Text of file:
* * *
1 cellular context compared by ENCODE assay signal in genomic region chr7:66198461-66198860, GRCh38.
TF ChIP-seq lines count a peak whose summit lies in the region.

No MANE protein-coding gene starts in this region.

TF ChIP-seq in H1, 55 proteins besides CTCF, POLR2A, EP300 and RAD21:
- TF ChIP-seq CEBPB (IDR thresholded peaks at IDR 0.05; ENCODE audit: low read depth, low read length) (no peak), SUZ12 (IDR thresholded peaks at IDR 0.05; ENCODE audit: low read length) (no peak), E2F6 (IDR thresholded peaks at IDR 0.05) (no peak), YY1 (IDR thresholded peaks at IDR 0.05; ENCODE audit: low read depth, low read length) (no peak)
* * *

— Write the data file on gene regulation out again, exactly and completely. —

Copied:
1 cellular context compared by ENCODE assay signal in genomic region chr7:66198461-66198860, GRCh38.
TF ChIP-seq lines count a peak whose summit lies in the region.

No MANE protein-coding gene starts in this region.

TF ChIP-seq in H1, 55 proteins besides CTCF, POLR2A, EP300 and RAD21:
- TF ChIP-seq CEBPB (IDR thresholded peaks at IDR 0.05; ENCODE audit: low read depth, low read length) (no peak), SUZ12 (IDR thresholded peaks at IDR 0.05; ENCODE audit: low read length) (no peak), E2F6 (IDR thresholded peaks at IDR 0.05) (no peak), YY1 (IDR thresholded peaks at IDR 0.05; ENCODE audit: low read depth, low read length) (no peak)